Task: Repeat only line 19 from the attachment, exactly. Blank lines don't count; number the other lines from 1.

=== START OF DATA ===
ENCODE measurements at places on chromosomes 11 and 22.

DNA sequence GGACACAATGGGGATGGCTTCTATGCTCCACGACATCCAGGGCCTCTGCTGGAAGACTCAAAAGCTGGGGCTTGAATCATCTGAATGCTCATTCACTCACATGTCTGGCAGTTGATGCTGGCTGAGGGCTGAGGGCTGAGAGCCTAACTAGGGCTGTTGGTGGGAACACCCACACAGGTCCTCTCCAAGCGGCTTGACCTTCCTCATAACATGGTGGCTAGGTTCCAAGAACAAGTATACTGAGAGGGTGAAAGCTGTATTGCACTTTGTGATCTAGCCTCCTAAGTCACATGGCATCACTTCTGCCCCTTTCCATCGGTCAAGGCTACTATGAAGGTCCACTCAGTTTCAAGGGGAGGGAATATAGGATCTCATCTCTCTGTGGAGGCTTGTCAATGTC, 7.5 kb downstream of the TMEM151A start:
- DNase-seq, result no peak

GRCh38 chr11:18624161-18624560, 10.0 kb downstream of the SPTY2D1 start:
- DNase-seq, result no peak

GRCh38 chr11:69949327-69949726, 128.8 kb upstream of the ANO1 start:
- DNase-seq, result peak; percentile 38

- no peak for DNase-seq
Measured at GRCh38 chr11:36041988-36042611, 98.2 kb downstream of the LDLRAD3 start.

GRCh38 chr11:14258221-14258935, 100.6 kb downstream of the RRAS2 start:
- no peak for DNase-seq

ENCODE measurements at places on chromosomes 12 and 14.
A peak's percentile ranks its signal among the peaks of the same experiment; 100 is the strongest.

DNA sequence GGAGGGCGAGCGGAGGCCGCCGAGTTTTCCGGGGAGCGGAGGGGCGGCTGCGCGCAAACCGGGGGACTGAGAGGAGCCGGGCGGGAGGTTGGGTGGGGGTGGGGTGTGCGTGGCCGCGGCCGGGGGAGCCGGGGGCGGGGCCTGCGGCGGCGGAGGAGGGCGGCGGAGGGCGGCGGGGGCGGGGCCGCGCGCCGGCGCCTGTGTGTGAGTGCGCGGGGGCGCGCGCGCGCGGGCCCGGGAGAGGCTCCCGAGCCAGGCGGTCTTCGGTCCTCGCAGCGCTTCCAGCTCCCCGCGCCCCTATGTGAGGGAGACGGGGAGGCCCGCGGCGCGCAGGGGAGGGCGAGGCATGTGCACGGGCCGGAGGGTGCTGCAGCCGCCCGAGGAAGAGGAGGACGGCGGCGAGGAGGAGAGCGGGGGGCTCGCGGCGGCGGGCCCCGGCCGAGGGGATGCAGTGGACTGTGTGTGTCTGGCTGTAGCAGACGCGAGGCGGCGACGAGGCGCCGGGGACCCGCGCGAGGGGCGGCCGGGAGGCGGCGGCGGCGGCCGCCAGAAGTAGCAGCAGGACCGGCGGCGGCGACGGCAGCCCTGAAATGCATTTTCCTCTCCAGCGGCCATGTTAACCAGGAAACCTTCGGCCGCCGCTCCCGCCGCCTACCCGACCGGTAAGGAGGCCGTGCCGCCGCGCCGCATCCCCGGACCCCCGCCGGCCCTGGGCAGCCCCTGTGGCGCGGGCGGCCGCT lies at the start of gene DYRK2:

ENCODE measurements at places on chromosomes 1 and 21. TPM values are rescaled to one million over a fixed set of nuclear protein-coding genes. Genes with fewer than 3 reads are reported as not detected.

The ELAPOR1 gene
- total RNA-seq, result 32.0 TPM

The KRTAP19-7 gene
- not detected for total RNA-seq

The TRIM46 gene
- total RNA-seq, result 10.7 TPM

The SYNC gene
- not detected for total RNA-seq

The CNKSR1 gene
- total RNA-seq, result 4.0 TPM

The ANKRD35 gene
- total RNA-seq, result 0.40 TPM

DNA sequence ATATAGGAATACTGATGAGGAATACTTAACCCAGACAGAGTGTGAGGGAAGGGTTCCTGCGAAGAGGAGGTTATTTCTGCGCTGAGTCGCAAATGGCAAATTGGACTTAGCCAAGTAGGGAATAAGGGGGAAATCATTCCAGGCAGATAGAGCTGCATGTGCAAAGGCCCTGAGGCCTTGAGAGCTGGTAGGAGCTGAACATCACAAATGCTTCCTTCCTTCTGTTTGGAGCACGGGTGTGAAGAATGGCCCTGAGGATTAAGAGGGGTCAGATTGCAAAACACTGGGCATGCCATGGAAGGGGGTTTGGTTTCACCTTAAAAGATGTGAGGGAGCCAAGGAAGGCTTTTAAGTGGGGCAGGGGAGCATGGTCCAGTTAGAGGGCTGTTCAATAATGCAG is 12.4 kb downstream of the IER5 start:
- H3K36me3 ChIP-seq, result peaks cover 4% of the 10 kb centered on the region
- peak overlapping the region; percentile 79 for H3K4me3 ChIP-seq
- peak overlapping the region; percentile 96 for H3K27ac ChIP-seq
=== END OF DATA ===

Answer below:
- not detected for total RNA-seq